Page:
Over the past year, Williams has guested on several episodes of Purdue FNR’s Ask the Expert series on Facebook, debunking wildlife myths, introducing viewers to the activity of herping as well as the various species of snakes, turtles, frogs, toads and salamanders they may find in Indiana, and also spotlighting his work with eastern hellbenders, the largest salamander in North America.

A three-time alumnus (BS in wildlife science 1996, MS in conservation genetics 1998, PhD in evolutionary genetics 2007), Williams began his career with Purdue FNR as the vertebrate teaching collection curator and coordinator of laboratory instruction. During that eight year stint, he also taught five courses and co-authored two field guides: the Salamanders of Indiana and the Turtles of Indiana.

Williams joined the faculty in 2008 as an assistant professor. He was promoted to associate professor and extension wildlife specialist in 2013. From 2015-17, he also acted as the associate department head for extension. In 2019, he was promoted to full professor.

Williams, who was inducted into Purdue’s Book of Great Teachers in 2018, has earned numerous awards for his educational impact during his tenure with Purdue FNR. He received the university’s Charles B. Murphy Outstanding Teaching Award in 2016, as well as the College of Agriculture’s PK-12 Emerging Faculty Impact Award in 2016 and the Richard L. Kohls Outstanding Undergraduate Teaching Award in 2015. Within FNR, he has been honored with the Richard L. Kohls Early Career Award (2013), Exemplary Faculty Service Award (2012), Outstanding Undergraduate Counselor Award (2009), Outstanding Teacher Award (2005), Outstanding Service to Students Award (2005) and Outstanding Professional Staff Award (2004).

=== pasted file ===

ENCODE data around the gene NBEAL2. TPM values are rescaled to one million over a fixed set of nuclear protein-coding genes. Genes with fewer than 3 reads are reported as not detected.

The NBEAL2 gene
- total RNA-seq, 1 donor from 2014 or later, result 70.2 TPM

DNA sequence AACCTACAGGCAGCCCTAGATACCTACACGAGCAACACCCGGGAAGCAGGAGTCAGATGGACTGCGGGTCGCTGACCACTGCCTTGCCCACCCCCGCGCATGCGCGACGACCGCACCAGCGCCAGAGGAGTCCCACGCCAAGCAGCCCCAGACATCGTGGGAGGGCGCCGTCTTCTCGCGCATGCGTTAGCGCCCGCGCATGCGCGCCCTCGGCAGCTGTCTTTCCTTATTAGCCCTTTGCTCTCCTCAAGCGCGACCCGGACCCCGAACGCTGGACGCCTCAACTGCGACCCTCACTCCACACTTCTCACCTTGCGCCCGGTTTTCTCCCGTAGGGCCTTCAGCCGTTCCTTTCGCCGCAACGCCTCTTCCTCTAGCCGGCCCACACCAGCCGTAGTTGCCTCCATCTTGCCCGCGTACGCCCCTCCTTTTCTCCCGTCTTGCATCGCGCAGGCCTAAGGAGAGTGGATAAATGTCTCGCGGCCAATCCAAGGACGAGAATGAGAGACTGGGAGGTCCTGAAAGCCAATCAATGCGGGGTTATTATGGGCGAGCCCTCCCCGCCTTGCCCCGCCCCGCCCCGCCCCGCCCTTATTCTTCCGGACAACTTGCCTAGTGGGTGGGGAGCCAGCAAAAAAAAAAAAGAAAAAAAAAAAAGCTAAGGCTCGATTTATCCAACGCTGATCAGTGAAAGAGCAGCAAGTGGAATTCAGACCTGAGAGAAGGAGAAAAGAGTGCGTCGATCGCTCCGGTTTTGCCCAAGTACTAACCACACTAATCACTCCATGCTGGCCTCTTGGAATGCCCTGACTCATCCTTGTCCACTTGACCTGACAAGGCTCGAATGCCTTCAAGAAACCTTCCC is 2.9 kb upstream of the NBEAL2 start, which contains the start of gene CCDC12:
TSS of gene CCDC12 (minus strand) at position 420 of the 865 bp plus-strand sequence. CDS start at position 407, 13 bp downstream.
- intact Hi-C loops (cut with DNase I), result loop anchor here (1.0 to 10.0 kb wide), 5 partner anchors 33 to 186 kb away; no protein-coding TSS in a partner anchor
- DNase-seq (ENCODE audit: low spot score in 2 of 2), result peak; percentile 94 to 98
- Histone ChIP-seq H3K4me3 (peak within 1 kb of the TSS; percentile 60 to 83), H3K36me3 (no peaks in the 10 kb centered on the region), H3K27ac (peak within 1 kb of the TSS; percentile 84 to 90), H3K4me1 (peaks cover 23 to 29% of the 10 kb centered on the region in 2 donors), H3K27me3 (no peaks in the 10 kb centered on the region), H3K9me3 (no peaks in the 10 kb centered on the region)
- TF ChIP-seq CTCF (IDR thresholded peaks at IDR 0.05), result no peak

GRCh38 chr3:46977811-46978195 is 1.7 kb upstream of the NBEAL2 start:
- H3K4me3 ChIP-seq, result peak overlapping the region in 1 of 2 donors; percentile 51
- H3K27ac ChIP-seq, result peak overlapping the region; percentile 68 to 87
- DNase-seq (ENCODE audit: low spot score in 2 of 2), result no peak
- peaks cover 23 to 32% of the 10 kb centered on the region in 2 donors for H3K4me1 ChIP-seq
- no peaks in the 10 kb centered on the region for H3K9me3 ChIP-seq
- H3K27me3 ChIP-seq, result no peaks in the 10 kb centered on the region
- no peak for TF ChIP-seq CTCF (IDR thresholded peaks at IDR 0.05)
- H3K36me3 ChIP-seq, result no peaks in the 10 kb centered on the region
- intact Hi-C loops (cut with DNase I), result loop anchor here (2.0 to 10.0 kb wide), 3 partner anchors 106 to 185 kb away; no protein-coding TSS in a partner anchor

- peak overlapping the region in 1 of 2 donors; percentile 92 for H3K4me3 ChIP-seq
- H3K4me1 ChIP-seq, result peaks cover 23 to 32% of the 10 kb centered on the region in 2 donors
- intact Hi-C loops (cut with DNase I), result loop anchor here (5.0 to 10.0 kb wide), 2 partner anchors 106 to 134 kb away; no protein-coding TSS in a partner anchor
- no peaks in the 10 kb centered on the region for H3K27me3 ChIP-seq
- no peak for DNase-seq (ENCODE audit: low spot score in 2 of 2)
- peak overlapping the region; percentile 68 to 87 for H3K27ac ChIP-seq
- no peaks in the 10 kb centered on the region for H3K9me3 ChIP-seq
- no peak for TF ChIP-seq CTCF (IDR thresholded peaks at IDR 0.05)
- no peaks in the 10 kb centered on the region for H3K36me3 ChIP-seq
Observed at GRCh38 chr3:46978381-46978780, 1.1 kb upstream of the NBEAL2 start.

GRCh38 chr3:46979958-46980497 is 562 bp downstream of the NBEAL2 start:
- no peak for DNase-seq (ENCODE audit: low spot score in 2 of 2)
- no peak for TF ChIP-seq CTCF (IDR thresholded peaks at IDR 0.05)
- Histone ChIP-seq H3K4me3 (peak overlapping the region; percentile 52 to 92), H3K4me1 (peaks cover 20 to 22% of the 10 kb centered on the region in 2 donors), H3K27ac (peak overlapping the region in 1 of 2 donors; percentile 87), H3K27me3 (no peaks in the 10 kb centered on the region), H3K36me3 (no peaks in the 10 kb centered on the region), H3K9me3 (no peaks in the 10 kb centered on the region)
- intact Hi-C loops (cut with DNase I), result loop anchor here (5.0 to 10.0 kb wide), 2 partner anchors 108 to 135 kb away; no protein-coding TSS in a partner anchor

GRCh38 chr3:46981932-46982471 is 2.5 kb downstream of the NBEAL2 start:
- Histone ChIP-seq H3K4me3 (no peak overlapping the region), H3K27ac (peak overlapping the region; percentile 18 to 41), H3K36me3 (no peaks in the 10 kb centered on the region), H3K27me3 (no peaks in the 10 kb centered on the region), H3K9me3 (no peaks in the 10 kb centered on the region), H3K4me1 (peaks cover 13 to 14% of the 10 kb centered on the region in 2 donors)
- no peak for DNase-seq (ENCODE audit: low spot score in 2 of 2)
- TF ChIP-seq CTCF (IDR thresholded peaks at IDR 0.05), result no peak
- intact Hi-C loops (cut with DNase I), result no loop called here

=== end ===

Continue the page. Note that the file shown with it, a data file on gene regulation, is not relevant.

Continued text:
He has taught a variety of courses ranging from the ecology and systematics of reptiles and amphibians to advanced herpetology, the ecology and systematics of mammals and fish and the theory and application of extension programming.

Williams research is based in the fields of herpetology and genetics, focusing on the ecology and conservation of amphibians and reptiles. Currently his lab is involved with the repatriating of the Eastern Hellbender through translocation and captive rearing programs. He has been a part of collaborations with state biologists across the country as part of these efforts as well as working with several non-government organizations on the project. Recently, his work with the Mesker Park Zoo and Botanical Garden produced the first natural breeding of an eastern hellbender in captivity in October 2020.

In conjunction with his hellbender research, Williams’ lab developed the Help the Hellbender website, which has registered more than 110,000 page views since its creation in 2012, and provides educational and research materials as well as videos and games to teach people of all ages about the endangered species.